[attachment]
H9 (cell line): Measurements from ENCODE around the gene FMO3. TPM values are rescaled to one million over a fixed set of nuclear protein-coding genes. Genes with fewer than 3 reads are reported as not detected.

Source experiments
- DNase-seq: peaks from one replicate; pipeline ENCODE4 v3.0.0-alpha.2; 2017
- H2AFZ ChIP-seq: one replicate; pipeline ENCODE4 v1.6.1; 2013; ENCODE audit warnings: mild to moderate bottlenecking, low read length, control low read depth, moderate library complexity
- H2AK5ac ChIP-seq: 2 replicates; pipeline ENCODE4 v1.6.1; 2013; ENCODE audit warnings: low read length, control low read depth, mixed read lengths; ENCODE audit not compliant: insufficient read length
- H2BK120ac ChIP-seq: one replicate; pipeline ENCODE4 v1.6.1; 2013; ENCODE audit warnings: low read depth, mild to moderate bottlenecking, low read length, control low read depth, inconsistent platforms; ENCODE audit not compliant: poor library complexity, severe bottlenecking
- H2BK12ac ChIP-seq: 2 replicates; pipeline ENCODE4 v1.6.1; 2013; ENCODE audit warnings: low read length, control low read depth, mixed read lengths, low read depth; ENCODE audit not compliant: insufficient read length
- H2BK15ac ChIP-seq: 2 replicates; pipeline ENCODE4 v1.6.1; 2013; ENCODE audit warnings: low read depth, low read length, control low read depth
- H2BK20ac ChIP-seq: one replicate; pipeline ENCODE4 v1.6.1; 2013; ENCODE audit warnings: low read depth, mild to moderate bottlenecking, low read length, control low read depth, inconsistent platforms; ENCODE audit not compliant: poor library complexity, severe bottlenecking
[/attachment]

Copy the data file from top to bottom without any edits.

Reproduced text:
H9 (cell line): Measurements from ENCODE around the gene FMO3. TPM values are rescaled to one million over a fixed set of nuclear protein-coding genes. Genes with fewer than 3 reads are reported as not detected.

Source experiments
- DNase-seq: peaks from one replicate; pipeline ENCODE4 v3.0.0-alpha.2; 2017
- H2AFZ ChIP-seq: one replicate; pipeline ENCODE4 v1.6.1; 2013; ENCODE audit warnings: mild to moderate bottlenecking, low read length, control low read depth, moderate library complexity
- H2AK5ac ChIP-seq: 2 replicates; pipeline ENCODE4 v1.6.1; 2013; ENCODE audit warnings: low read length, control low read depth, mixed read lengths; ENCODE audit not compliant: insufficient read length
- H2BK120ac ChIP-seq: one replicate; pipeline ENCODE4 v1.6.1; 2013; ENCODE audit warnings: low read depth, mild to moderate bottlenecking, low read length, control low read depth, inconsistent platforms; ENCODE audit not compliant: poor library complexity, severe bottlenecking
- H2BK12ac ChIP-seq: 2 replicates; pipeline ENCODE4 v1.6.1; 2013; ENCODE audit warnings: low read length, control low read depth, mixed read lengths, low read depth; ENCODE audit not compliant: insufficient read length
- H2BK15ac ChIP-seq: 2 replicates; pipeline ENCODE4 v1.6.1; 2013; ENCODE audit warnings: low read depth, low read length, control low read depth
- H2BK20ac ChIP-seq: one replicate; pipeline ENCODE4 v1.6.1; 2013; ENCODE audit warnings: low read depth, mild to moderate bottlenecking, low read length, control low read depth, inconsistent platforms; ENCODE audit not compliant: poor library complexity, severe bottlenecking